Council to vote on merger bid
A proposal for Wigan Council's standards committee to be subsumed into another could be given the green light this week.
The cost-saving plan was first floated late last year and elected members will be able to vote on whether it should be approved at Wednesday’s full chamber meeting.
Local authority bosses say improved behaviour among its councillors has meant the standards committee has been less busy in recent times.
It is therefore suggested it be merged with the audit and governance committee that will mean a saving of £3,645.
In outlining the case for the merger, officers argued many other councils had already combined their standards and audit bodies.
However, the move would have been seen as impractical in Wigan in previous years as the standards committee had a packed schedule after regular incidents of code of conduct breaches.
In 2015, investigating accusations of bad behaviour from councillors had cost the cash-strapped local authority £110,000, town hall bosses had said. But a crackdown - led by former monitoring officer Linda Fisher, who left the authority last year - had proved to be effective.
The most recent standards committee’s annual report, released last year, revealed the number of complaints against councillors had fallen from 17 to seven since the previous year, the lowest number in six years.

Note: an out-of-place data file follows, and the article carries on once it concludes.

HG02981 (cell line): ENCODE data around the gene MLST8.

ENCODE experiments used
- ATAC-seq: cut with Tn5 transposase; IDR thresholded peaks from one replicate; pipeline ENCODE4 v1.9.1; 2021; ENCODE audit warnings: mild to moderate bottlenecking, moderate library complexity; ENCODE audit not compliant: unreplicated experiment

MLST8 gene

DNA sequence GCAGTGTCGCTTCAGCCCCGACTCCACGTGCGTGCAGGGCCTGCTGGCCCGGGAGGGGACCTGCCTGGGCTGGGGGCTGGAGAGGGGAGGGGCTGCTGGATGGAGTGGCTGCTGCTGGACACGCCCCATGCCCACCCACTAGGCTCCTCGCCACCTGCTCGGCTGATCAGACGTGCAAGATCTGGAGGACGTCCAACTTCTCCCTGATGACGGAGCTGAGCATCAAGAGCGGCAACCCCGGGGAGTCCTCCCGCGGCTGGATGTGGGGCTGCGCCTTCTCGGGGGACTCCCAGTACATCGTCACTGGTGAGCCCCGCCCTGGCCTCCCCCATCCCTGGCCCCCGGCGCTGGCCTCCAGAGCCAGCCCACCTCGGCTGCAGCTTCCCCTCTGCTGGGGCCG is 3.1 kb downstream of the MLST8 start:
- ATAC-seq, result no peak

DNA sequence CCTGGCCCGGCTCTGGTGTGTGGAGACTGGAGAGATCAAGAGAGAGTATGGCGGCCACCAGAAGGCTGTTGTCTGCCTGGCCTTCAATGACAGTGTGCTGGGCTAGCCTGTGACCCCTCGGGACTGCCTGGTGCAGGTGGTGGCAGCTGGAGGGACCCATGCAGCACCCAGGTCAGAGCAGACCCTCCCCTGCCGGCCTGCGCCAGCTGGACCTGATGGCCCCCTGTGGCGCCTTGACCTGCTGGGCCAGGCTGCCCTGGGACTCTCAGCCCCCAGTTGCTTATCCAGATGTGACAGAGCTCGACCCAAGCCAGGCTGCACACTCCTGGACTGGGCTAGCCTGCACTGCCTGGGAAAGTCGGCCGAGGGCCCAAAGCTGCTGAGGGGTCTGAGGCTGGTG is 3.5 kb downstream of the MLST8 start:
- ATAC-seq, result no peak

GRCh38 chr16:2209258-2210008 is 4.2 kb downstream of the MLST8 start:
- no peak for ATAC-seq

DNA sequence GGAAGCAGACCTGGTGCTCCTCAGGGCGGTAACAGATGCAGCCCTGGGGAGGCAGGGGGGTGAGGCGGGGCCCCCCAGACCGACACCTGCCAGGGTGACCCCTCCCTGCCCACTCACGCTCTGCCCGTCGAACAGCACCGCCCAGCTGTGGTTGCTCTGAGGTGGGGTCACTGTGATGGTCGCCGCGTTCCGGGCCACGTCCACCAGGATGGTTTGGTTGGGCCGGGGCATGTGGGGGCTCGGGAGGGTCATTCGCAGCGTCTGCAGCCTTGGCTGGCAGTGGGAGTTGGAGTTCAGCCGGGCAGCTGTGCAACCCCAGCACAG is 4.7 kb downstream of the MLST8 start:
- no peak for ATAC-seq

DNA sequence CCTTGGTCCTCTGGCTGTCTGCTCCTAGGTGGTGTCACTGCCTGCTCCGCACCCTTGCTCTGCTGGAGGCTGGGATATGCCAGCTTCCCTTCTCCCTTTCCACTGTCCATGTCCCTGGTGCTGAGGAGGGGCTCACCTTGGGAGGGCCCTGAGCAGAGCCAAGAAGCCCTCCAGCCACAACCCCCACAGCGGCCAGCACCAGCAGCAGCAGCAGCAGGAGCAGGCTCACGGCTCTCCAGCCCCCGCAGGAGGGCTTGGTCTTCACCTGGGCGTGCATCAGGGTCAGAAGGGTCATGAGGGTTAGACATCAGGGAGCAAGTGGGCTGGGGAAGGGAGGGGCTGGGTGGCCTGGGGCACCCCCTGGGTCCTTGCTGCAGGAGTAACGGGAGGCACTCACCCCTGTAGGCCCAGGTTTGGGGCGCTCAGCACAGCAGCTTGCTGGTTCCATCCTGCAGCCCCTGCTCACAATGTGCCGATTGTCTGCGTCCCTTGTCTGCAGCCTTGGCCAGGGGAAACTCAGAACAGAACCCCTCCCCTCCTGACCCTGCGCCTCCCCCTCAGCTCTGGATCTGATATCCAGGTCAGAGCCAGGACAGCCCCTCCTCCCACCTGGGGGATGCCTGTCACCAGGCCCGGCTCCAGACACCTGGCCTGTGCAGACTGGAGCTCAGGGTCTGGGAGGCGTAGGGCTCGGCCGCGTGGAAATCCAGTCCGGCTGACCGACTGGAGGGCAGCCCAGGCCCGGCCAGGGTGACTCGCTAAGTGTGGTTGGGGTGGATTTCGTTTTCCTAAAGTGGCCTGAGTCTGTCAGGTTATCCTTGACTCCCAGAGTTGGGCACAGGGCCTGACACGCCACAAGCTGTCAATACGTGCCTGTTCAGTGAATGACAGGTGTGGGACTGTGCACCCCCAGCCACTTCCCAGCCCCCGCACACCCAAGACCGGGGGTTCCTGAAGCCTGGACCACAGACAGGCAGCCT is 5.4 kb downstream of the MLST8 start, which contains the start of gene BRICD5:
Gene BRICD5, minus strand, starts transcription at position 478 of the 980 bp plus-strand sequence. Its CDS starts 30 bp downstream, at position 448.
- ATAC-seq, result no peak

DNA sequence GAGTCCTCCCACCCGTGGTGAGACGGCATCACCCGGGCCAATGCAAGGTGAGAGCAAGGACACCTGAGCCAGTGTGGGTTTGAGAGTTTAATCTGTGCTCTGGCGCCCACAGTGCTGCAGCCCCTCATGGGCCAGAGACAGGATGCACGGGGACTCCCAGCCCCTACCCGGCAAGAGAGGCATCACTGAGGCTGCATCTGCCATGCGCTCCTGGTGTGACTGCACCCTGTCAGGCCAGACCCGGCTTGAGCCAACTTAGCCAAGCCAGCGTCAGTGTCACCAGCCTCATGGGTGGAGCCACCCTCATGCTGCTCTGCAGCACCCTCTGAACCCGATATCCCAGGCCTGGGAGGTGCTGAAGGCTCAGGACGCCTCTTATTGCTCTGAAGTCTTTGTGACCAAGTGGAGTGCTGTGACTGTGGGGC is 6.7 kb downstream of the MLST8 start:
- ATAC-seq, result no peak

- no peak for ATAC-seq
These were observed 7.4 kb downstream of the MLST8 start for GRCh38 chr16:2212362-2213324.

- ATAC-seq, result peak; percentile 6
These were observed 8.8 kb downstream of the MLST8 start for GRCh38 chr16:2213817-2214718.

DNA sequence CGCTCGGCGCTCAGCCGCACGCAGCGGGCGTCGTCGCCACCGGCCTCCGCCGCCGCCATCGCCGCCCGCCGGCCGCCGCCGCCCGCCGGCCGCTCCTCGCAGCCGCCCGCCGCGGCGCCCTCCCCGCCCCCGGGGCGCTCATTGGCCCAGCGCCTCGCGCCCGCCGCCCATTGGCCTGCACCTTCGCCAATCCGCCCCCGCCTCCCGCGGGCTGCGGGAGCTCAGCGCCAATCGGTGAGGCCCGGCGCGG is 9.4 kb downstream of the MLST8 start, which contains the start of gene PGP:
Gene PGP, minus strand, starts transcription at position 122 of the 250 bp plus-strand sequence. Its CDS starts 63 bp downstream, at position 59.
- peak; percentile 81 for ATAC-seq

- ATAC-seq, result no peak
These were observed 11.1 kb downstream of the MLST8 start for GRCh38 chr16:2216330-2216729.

A report outlining the details of the proposed merger will be presented to councillors this week.
It reads: “A number of other Local Authorities have already merged their Standards and Audit and Governance Committees.
“Given the reduction in standards complaints at Wigan, the panel were informed of a potential decision for Wigan to follow suit and also merge these committees.
“In 2015/16 one standard meeting was cancelled and other meetings had limited business.”
If approved, the new committee will consist of nine members with the cost-saving figure reached because both the chairmen of the previous audit and standards committee received an annual fee, whereas there will only now be one payment.
The report adds: “The merger has merit in that both committees can report directly to council and both have key roles to play in governance.
“There is a resource advantage from the point of view of servicing one committee six times a year, rather than two committees and a more joined up approach to governance is supported by the council.”
l A report from the meeting will feature in Thursday’s Post.